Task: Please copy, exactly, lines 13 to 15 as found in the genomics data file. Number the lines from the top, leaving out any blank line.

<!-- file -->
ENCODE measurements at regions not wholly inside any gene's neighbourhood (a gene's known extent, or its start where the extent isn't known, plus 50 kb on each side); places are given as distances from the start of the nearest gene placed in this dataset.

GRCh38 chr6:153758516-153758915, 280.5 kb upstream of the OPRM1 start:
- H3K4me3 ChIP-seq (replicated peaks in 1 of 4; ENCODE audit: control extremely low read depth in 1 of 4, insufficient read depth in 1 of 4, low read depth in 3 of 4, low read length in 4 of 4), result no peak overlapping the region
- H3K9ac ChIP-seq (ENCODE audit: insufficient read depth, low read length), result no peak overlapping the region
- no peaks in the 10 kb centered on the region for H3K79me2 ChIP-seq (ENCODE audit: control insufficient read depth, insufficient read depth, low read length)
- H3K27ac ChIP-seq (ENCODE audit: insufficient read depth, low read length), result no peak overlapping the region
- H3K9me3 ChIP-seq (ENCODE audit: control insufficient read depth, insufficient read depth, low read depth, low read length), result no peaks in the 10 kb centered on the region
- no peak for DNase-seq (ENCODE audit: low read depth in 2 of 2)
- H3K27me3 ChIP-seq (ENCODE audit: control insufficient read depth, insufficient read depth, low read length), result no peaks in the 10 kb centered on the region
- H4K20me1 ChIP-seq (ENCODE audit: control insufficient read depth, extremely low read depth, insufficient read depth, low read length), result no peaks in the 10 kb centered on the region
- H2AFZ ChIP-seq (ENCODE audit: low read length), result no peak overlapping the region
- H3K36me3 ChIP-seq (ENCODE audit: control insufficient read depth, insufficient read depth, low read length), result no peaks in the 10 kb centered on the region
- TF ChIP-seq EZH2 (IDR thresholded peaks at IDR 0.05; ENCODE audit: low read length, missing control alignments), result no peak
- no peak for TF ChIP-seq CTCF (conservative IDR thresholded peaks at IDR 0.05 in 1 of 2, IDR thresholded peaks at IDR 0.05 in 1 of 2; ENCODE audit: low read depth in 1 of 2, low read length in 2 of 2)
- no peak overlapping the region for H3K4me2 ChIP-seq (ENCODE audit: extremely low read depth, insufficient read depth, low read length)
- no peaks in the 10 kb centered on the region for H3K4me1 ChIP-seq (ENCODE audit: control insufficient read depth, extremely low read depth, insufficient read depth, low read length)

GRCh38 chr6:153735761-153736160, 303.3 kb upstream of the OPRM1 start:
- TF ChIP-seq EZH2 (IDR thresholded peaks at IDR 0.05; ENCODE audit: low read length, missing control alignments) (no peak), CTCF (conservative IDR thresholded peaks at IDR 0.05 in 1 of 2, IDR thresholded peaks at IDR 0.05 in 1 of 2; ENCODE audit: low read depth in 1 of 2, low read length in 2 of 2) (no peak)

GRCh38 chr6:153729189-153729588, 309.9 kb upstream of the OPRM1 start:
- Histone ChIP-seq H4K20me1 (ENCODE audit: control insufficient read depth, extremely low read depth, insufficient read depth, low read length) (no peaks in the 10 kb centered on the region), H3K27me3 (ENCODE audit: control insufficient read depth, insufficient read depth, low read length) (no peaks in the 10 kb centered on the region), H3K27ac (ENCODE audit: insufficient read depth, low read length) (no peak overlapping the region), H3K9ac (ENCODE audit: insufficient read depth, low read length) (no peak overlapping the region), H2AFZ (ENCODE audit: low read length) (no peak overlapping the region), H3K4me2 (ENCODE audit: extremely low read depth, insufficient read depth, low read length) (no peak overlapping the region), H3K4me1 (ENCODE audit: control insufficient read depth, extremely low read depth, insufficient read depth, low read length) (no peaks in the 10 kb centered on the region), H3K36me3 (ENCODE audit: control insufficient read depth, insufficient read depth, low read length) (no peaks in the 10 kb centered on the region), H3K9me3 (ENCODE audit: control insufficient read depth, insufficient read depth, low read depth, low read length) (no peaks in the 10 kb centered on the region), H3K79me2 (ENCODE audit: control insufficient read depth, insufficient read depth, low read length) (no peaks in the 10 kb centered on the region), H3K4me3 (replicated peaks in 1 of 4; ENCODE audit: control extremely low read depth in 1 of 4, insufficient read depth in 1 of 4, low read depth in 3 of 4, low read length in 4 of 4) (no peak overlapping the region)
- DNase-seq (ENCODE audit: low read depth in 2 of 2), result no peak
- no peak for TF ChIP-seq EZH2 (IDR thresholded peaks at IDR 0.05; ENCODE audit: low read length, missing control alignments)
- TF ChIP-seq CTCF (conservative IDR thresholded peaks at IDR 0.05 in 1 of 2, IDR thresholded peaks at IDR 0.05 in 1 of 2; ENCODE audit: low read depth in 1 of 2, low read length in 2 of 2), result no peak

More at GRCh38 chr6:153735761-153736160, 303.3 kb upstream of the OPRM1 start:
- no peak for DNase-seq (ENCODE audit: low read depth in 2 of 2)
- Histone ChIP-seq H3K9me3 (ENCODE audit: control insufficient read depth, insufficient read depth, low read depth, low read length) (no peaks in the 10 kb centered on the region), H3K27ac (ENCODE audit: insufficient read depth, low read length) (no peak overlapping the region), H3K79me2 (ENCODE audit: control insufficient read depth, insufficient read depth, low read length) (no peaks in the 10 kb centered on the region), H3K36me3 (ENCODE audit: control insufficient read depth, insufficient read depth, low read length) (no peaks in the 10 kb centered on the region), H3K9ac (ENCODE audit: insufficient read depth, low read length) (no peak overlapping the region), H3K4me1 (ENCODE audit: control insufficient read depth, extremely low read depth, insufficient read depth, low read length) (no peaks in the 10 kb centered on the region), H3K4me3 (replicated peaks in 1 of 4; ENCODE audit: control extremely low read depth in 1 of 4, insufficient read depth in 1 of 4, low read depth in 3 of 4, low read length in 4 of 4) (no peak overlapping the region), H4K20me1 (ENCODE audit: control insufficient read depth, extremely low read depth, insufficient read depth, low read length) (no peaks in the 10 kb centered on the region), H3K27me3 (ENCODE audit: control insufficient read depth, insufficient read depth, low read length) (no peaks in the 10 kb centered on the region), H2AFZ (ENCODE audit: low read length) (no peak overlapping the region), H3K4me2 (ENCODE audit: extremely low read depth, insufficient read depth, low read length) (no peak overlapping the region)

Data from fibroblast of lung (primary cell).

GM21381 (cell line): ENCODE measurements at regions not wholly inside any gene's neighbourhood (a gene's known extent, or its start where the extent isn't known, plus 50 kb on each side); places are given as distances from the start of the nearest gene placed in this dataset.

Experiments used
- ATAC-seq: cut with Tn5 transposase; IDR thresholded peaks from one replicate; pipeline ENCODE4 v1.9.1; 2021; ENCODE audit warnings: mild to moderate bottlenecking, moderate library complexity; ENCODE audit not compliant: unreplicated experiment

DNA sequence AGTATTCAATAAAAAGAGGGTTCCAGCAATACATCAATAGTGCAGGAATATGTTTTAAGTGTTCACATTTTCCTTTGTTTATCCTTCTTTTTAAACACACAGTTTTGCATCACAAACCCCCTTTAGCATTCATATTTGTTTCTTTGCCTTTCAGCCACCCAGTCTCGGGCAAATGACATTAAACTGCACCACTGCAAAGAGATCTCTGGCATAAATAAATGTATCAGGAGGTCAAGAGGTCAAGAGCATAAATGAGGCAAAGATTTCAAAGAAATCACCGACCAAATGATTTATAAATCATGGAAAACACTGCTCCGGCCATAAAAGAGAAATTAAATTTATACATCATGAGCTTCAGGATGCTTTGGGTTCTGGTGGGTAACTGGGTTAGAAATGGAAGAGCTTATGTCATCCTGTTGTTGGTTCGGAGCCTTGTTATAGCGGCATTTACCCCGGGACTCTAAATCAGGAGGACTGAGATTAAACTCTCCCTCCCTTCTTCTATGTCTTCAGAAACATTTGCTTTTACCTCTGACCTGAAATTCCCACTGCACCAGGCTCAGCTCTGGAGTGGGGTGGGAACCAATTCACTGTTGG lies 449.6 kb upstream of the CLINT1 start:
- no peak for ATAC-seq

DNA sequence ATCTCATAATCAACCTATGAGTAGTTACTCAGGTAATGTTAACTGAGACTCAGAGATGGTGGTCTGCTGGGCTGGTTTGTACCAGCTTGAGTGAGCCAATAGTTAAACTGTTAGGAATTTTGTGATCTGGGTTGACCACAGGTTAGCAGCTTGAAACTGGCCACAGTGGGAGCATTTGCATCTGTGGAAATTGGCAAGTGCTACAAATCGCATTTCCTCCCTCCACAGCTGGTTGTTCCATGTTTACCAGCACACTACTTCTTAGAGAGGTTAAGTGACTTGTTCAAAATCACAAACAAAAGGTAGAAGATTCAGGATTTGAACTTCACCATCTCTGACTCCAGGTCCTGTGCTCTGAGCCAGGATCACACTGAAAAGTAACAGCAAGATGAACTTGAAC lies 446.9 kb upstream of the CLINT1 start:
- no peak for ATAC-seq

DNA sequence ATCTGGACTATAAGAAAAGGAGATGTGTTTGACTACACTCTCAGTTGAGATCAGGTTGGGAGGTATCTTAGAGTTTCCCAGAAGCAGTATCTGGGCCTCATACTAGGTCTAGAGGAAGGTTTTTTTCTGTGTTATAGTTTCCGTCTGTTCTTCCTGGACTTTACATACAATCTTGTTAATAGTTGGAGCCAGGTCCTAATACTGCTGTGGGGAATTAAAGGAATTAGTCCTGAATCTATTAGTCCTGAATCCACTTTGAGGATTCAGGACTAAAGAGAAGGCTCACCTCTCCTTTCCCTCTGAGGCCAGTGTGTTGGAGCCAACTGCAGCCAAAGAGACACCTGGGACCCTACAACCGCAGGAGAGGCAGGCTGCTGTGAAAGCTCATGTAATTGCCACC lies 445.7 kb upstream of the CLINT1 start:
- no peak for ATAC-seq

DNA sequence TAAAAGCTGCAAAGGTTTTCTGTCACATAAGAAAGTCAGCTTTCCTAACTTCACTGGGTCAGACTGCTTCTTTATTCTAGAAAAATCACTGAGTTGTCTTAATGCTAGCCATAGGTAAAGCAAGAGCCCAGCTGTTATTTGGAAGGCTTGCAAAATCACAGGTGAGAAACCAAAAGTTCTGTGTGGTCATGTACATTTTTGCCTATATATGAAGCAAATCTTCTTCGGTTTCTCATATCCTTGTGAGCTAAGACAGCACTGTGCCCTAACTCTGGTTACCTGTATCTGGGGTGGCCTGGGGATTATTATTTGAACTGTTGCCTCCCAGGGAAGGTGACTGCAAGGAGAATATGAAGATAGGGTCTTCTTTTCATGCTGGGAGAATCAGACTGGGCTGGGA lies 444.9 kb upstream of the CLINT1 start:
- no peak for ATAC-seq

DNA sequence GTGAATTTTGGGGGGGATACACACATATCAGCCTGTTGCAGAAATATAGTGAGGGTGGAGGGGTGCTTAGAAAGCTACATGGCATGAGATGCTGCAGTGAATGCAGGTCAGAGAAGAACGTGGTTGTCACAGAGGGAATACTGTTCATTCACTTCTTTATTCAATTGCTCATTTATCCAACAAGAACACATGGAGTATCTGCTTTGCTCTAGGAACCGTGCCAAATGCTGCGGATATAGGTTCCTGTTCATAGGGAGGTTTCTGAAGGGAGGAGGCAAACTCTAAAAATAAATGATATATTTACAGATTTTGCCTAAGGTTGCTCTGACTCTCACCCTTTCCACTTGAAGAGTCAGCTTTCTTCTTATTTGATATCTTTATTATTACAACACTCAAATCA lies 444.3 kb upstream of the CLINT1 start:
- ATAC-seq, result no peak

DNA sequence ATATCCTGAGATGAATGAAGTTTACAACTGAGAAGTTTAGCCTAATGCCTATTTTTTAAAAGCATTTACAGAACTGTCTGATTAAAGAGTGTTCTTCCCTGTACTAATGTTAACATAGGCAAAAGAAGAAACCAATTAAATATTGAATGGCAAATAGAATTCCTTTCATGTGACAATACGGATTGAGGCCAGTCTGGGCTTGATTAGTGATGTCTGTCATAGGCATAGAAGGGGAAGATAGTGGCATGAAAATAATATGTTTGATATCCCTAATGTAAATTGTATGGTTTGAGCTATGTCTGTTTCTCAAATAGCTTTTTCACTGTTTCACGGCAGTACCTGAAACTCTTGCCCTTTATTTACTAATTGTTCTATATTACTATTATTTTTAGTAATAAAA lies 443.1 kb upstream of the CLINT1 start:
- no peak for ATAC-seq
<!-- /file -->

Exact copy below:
- TF ChIP-seq EZH2 (IDR thresholded peaks at IDR 0.05; ENCODE audit: low read length, missing control alignments), result no peak
- no peak for TF ChIP-seq CTCF (conservative IDR thresholded peaks at IDR 0.05 in 1 of 2, IDR thresholded peaks at IDR 0.05 in 1 of 2; ENCODE audit: low read depth in 1 of 2, low read length in 2 of 2)
- no peak overlapping the region for H3K4me2 ChIP-seq (ENCODE audit: extremely low read depth, insufficient read depth, low read length)